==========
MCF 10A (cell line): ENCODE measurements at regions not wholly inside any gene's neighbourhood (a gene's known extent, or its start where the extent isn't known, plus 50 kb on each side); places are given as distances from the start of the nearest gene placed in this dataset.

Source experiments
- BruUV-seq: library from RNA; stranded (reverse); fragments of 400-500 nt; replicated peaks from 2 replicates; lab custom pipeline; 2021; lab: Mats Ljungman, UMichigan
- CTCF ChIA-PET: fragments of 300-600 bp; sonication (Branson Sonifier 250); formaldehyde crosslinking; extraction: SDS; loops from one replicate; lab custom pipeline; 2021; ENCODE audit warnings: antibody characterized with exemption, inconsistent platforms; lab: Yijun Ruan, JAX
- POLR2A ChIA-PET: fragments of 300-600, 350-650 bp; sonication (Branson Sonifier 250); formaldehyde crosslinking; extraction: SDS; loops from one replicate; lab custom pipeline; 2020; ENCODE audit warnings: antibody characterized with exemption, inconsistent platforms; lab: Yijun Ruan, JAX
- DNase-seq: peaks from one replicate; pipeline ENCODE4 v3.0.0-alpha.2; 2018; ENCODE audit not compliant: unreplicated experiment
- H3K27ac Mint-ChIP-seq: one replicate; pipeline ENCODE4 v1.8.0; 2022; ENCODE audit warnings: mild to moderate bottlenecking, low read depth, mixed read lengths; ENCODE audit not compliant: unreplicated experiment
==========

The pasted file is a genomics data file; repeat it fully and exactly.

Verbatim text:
MCF 10A (cell line): ENCODE measurements at regions not wholly inside any gene's neighbourhood (a gene's known extent, or its start where the extent isn't known, plus 50 kb on each side); places are given as distances from the start of the nearest gene placed in this dataset.

Source experiments
- BruUV-seq: library from RNA; stranded (reverse); fragments of 400-500 nt; replicated peaks from 2 replicates; lab custom pipeline; 2021; lab: Mats Ljungman, UMichigan
- CTCF ChIA-PET: fragments of 300-600 bp; sonication (Branson Sonifier 250); formaldehyde crosslinking; extraction: SDS; loops from one replicate; lab custom pipeline; 2021; ENCODE audit warnings: antibody characterized with exemption, inconsistent platforms; lab: Yijun Ruan, JAX
- POLR2A ChIA-PET: fragments of 300-600, 350-650 bp; sonication (Branson Sonifier 250); formaldehyde crosslinking; extraction: SDS; loops from one replicate; lab custom pipeline; 2020; ENCODE audit warnings: antibody characterized with exemption, inconsistent platforms; lab: Yijun Ruan, JAX
- DNase-seq: peaks from one replicate; pipeline ENCODE4 v3.0.0-alpha.2; 2018; ENCODE audit not compliant: unreplicated experiment
- H3K27ac Mint-ChIP-seq: one replicate; pipeline ENCODE4 v1.8.0; 2022; ENCODE audit warnings: mild to moderate bottlenecking, low read depth, mixed read lengths; ENCODE audit not compliant: unreplicated experiment